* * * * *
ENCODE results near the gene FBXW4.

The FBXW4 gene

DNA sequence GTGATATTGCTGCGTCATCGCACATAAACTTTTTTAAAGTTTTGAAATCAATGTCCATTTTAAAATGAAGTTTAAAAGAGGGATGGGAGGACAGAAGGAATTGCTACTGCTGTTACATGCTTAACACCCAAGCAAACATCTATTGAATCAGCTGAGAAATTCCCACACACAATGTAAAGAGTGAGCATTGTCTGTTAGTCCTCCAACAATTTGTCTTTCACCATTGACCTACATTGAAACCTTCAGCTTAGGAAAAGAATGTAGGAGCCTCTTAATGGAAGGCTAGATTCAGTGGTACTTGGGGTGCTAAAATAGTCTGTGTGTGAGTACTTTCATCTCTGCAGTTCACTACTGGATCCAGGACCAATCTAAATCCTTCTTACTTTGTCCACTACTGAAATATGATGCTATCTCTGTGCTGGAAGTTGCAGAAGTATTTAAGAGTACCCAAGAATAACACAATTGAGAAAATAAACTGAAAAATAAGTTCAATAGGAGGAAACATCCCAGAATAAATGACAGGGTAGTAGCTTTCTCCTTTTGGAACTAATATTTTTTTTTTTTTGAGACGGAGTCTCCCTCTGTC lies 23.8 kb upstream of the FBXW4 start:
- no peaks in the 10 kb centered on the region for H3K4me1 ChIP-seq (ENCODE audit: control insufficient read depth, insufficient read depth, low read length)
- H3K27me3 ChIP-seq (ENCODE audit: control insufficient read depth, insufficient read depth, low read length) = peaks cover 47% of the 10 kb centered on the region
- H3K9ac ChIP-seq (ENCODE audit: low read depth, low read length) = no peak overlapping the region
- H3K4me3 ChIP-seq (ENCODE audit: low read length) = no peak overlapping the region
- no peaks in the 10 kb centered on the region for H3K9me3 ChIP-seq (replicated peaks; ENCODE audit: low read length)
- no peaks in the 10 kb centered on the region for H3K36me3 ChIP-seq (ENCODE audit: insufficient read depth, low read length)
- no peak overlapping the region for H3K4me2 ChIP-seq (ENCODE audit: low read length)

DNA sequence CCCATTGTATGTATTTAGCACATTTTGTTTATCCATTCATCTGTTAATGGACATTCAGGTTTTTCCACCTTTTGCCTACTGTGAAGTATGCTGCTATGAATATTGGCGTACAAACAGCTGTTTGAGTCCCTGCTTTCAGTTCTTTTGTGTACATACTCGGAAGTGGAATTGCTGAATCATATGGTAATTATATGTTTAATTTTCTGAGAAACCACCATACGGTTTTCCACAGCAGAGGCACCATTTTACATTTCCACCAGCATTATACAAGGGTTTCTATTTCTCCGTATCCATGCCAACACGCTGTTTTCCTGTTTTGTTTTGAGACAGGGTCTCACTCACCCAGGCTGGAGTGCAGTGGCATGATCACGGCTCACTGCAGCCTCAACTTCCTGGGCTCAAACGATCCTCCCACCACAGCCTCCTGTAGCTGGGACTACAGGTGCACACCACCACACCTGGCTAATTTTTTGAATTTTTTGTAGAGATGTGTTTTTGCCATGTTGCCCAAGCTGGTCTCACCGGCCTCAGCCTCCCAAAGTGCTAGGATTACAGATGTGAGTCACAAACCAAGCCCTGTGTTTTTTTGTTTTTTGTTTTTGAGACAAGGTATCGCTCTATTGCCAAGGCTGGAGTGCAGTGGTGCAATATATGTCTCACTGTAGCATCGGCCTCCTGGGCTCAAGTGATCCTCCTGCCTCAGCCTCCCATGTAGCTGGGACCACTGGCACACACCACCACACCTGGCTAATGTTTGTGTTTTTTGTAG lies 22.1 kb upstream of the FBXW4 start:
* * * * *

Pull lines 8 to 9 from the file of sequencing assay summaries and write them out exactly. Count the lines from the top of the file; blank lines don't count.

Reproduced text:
- no peaks in the 10 kb centered on the region for H3K9me3 ChIP-seq (replicated peaks; ENCODE audit: low read length)
- no peaks in the 10 kb centered on the region for H3K36me3 ChIP-seq (ENCODE audit: insufficient read depth, low read length)